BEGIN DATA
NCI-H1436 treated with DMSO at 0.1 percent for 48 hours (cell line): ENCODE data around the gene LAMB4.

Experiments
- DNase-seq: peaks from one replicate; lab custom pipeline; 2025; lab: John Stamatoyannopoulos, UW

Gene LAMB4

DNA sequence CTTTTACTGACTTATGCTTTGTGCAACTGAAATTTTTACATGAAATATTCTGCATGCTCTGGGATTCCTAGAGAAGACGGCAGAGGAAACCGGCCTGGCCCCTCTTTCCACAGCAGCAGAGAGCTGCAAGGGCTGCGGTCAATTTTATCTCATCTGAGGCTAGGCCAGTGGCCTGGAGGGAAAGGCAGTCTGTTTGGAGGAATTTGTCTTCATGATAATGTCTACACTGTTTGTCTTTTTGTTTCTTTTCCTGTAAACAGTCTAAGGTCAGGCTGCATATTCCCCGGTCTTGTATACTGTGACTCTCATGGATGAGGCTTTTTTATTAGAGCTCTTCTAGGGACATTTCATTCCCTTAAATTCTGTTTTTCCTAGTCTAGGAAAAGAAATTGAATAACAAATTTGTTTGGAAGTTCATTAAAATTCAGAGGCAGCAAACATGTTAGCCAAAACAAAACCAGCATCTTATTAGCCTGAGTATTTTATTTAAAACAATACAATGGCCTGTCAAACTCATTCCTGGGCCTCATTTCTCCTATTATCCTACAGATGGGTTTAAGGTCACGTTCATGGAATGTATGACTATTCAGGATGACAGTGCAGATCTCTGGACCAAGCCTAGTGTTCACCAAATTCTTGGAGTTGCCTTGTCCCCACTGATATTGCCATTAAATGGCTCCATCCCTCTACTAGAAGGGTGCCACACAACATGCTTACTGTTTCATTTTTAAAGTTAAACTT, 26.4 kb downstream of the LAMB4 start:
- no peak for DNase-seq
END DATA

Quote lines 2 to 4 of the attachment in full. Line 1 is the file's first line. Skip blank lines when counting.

Experiments
- DNase-seq: peaks from one replicate; lab custom pipeline; 2025; lab: John Stamatoyannopoulos, UW

Gene LAMB4